Cacti says:

    Tweet of the day:

    Tea Pain @TeaPainUSA

    Nigel Farage spoke of a “Southern Brexit” at a Trump rally in Jackson, MS. Mississippi then voted immediately to leave the European Union.

  67. 67
    hovercraft says:

    @Corner Stone:
    People being willfully blind is not the same as hidden, the GOP has been giving themselves plausible deniability for decades. African Americans have been voting for democrats at rates of over 90 % for years for a reason. We are not blind or stupid, we saw that every time there was a way to keep us down or push us back, the republicans championed it, or created it. We are not naive, we know that the democrats are far from perfect, but compared to the other side we’ll take then every time. Donald , unfortunately for them doesn’t seem to think the dog whistle is necessary, he thought since yelling has always worked for him in the past, it would work here too. Unfortunately removing plausible deniability makes a whole bunch of people skittish.

  68. 68
    enplaned says:

    @Tim F.: nah, they don’t have the votes. The Chamber is always the parasite, needing a host to infect…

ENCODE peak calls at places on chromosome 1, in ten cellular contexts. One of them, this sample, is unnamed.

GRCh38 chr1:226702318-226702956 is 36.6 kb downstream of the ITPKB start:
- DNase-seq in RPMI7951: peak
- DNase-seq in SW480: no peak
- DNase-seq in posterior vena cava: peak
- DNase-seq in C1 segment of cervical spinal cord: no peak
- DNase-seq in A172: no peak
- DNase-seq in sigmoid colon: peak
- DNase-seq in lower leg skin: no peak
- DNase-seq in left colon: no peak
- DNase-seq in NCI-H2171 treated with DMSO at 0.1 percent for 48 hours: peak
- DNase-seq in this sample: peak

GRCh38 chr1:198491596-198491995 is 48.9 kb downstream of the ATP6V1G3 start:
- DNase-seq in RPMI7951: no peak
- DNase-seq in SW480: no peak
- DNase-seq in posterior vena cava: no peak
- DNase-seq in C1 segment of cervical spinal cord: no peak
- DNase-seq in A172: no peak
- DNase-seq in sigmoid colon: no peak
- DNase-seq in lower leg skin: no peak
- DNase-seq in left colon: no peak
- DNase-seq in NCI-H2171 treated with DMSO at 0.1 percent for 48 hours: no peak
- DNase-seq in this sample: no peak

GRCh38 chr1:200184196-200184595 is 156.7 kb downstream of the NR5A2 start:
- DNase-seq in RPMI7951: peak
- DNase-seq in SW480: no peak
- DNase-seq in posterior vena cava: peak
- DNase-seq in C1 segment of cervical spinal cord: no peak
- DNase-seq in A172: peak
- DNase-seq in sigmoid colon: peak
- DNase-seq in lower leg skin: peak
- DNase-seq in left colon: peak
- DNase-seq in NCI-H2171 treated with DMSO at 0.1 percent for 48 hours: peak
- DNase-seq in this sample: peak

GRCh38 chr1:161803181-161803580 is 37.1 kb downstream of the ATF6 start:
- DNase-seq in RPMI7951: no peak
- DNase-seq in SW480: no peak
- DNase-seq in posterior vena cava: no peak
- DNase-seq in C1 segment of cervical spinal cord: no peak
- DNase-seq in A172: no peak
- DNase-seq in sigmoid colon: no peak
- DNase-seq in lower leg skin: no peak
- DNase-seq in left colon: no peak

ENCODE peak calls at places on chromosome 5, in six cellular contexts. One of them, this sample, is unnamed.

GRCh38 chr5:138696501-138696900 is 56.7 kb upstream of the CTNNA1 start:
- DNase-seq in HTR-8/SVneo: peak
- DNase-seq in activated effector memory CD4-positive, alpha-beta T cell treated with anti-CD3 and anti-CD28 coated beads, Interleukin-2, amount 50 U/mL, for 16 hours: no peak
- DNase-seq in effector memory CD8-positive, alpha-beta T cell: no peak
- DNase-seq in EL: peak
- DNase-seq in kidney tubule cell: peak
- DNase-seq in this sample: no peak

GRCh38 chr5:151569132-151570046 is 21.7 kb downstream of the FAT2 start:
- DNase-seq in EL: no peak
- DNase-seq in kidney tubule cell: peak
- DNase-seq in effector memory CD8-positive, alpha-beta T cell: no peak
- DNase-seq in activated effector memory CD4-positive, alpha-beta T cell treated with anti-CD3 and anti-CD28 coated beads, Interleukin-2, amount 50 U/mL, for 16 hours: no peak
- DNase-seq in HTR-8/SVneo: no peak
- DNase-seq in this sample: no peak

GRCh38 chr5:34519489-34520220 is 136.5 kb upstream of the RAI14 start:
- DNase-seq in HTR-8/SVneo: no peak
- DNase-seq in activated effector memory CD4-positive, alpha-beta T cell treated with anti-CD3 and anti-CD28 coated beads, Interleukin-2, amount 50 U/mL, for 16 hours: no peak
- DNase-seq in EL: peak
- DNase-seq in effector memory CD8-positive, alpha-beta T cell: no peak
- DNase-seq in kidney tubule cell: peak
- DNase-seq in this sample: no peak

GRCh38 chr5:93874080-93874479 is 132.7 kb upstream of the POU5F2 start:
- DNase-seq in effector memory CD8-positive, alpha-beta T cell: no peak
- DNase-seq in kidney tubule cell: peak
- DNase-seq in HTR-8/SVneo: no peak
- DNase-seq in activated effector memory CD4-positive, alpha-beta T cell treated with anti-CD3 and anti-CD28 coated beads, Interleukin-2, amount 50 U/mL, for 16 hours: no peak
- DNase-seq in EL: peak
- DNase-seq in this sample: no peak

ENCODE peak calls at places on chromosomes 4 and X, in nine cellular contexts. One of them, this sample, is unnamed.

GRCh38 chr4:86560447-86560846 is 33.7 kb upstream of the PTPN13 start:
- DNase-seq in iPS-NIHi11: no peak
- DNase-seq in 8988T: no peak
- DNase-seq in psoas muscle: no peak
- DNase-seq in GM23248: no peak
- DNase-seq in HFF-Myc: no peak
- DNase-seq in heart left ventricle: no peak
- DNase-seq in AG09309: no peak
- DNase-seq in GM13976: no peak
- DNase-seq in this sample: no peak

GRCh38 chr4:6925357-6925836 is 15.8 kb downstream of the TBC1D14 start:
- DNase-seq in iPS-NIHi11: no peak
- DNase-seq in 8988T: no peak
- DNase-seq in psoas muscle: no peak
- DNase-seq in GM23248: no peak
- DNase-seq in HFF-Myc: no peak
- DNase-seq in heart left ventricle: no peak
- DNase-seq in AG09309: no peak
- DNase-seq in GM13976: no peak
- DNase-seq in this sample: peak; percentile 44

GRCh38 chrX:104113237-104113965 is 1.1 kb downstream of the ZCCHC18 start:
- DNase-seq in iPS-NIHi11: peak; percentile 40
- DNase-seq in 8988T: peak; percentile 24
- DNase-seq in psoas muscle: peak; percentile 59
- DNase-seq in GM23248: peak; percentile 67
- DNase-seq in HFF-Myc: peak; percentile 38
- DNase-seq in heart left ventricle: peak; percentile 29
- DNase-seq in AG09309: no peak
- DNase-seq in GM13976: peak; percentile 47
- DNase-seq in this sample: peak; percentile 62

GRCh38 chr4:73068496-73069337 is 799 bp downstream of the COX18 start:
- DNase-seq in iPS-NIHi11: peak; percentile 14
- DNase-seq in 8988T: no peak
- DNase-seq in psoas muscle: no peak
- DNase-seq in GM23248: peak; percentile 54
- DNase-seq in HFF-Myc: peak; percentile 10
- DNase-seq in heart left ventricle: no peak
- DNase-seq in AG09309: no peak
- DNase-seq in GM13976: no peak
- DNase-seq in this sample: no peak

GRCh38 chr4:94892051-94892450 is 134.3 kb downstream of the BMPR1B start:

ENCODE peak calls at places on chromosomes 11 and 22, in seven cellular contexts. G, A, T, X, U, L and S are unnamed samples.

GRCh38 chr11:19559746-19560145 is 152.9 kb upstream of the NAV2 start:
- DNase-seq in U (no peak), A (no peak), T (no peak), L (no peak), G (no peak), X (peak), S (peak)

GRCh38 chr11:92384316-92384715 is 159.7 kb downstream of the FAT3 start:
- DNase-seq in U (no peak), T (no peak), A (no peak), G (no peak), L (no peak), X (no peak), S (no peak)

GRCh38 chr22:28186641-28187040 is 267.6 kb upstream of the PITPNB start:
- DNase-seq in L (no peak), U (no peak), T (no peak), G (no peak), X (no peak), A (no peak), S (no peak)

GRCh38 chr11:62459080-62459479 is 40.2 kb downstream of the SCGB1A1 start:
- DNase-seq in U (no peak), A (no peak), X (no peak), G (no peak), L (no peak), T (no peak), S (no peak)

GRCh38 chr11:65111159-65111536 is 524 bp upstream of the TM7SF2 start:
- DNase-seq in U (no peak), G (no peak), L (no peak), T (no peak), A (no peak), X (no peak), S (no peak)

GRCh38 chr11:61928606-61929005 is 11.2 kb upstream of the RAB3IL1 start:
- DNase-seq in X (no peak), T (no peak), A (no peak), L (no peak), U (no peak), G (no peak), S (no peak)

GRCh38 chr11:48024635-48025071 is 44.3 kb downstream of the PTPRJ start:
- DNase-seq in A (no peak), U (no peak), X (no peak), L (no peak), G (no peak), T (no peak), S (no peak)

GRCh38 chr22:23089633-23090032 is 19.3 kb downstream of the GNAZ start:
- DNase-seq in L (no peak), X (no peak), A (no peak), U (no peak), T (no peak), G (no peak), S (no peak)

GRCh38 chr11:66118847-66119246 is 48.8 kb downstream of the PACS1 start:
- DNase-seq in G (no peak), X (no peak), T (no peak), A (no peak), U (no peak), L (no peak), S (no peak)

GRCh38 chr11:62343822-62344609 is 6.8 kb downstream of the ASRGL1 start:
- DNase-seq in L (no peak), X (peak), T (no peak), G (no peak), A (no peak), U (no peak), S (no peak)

69. 69
    Just One More Canuck says:

    @Ian: “Dr. Stein, how much does Putin pay you?”

  70. 70
    greennotGreen says:

    @greennotGreen: BTW, the U.S. has about 350,000 Christian congregations, so if each one sponsored one (or one more) family or child, that would help alleviate a lot of suffering.

  71. 71

    @RareSanity: their bigotry allows them to ruthlessly exploit them as workers (see: slavery, American). FIFY

  72. 72
    ThresherK (GPad) says:

    OT: It’s precautionary but S-T-K is now getting her second wheelchair ride of the day into the ER. It’s not an emergency, but here we are. We stopped to get coffee between the Urgent Care and the ER, that’s how non-emergency it is.

    Our insurance is good so that’s not the issue. Just seems like a misapplication of resources.

  73. 73
    Peale says:

    @Cacti: ah. So that explains it. They were in Mississippi to talk secession?

  74. 74
    enplaned says:

    @greennotGreen: but, but, but, they’re *brown* children…

  75. 75
    Capri says:

    @MattF: Even in places with little immigration, the right wing media talkers dwell on it like nothing else. Listen to conservative radio more than 20 minutes and you will hear that immigrants get free health care no matter what time of day or who is talking.

  76. 76
    Chris says:

    @Corner Stone:
    @Cacti:

    Yep and yep.